As you view the before and after photos you will be able to get the drift on how bad this little place was. The cottage is built predominantly with cinder block which is good from a possible hurricane perspective, but aesthetics on the interior with cinderblock walls was not going to work. To counteract this problem I decided to stucco all the interior walls. this was a daunting task, with potential for serious “carpel tunnel”.  I can tolerate  a little pain for fashion.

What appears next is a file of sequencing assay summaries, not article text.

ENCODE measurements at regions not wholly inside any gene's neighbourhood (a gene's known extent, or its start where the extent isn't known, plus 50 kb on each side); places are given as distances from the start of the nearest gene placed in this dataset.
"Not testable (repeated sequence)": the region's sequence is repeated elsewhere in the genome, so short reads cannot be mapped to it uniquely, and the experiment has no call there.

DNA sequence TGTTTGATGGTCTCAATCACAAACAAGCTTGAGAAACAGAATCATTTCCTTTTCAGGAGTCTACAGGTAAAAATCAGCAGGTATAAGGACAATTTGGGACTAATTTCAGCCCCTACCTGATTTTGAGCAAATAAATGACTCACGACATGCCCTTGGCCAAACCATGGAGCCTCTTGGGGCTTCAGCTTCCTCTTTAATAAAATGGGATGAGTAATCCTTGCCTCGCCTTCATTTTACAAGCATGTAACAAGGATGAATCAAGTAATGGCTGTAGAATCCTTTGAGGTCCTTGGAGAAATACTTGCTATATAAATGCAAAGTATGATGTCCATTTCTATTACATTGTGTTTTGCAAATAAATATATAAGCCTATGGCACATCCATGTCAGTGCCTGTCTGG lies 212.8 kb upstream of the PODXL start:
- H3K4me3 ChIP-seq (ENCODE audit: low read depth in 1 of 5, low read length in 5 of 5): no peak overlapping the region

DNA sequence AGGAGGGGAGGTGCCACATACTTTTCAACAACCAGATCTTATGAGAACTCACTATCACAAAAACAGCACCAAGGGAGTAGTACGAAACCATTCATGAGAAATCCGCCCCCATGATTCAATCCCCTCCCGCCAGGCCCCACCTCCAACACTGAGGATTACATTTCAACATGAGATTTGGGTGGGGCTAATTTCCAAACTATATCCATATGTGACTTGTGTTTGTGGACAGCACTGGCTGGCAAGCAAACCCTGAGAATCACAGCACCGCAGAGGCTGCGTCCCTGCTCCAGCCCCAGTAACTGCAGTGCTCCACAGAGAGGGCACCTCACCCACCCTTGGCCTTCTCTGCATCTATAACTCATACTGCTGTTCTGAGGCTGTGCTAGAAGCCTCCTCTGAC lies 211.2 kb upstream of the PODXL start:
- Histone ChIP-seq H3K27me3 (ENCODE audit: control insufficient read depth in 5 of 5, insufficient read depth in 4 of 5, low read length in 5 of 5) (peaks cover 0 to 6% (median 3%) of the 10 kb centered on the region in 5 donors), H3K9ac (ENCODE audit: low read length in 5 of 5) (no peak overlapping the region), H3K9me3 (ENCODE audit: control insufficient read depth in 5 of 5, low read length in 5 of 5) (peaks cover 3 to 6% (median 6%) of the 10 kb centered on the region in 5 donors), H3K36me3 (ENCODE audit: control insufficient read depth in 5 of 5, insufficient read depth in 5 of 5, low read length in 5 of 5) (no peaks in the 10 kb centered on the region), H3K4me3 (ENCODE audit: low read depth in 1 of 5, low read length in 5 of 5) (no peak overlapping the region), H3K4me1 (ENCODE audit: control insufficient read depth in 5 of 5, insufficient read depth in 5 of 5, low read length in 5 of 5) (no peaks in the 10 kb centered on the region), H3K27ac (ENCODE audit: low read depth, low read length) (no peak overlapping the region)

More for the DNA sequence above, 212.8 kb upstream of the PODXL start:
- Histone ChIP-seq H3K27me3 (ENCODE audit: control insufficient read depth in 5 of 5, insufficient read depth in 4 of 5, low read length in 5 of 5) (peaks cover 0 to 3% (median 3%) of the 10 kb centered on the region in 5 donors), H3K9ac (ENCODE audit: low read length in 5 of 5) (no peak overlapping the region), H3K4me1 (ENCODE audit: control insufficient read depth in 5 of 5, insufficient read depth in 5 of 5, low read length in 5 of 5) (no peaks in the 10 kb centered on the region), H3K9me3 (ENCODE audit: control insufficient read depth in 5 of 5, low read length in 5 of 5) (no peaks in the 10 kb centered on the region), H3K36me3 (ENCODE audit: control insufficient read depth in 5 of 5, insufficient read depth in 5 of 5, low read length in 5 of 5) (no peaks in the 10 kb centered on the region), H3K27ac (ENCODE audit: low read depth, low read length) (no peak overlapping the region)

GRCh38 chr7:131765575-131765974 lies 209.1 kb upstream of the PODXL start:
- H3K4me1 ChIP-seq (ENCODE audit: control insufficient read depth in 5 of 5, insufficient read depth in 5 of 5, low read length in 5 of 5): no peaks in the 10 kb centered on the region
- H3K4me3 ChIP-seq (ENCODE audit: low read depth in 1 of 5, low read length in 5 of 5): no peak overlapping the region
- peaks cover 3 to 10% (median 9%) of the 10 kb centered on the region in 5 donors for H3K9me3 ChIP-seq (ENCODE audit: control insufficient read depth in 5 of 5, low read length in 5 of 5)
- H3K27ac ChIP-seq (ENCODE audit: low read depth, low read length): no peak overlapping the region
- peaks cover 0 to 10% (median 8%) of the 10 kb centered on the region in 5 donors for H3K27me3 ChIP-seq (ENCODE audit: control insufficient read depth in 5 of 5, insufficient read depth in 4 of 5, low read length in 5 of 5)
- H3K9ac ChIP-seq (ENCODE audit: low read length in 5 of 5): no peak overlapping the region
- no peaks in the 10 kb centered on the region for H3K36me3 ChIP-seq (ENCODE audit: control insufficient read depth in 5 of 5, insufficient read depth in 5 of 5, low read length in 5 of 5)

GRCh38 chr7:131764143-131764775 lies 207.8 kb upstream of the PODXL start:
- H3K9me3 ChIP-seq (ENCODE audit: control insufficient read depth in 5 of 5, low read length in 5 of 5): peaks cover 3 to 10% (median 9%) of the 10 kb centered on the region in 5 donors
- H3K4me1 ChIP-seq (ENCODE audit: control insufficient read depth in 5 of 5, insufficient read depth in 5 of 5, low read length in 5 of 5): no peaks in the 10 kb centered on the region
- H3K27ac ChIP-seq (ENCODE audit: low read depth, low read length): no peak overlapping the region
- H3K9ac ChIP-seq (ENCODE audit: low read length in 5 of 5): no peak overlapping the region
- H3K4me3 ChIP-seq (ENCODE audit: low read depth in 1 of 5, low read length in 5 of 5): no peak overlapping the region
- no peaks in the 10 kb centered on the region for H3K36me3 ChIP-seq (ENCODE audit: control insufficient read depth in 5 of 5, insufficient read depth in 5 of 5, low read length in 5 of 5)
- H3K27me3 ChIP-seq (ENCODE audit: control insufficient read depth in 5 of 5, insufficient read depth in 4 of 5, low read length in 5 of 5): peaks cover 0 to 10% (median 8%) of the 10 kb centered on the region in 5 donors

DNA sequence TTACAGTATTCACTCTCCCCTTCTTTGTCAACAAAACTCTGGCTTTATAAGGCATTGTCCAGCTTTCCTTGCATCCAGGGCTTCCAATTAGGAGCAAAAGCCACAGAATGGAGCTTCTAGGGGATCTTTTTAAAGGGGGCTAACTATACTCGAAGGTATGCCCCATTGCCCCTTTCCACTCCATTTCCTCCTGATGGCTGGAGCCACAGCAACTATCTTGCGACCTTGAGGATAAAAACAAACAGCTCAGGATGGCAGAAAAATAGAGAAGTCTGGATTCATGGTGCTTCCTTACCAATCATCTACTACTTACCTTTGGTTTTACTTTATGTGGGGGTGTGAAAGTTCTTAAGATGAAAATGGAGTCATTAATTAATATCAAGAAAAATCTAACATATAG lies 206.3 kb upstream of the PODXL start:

As budget was minimal we were going to do all the work ourselves, and had 90 days to bring it to completion. With this being a “fun house” I decided to let my imagination run wild where color was concerned. I selected a wonderful light green named ‘Independent Gold” with Sherwin Williams paint for the living, dining and small den. For the kitchen, I decided on a bright purple,  a periwinkle blue for the Master bedroom, and a bright gold for the guest room. With cement floors and a limited time frame, we decided on a glue down wood parquet for the floors as carpet was a non option with kids, sand etc. The small den had wood planks for flooring, and I painted them a bright white high gloss. For the exterior we were going to go with bright coral for the body of the house, purple for the peaks, and “Atlantic Green” for the shutters. We would  trim the house in white. We also added a deck on the right side and front, and built a covered front porch with decorative molding. The house felt dark, so we resolved this problem by using full French doors on the front and side entrances.  This enabled bright sunshine to enter the house, plus gave the house a real beach bungalow feel. For the interior, to keep the space feeling as open as possible, I opted to use full french doors for the bedrooms as well. For privacy I installed shades on the back of the doors so they may be closed for guest and family. This kept the interior bright and open.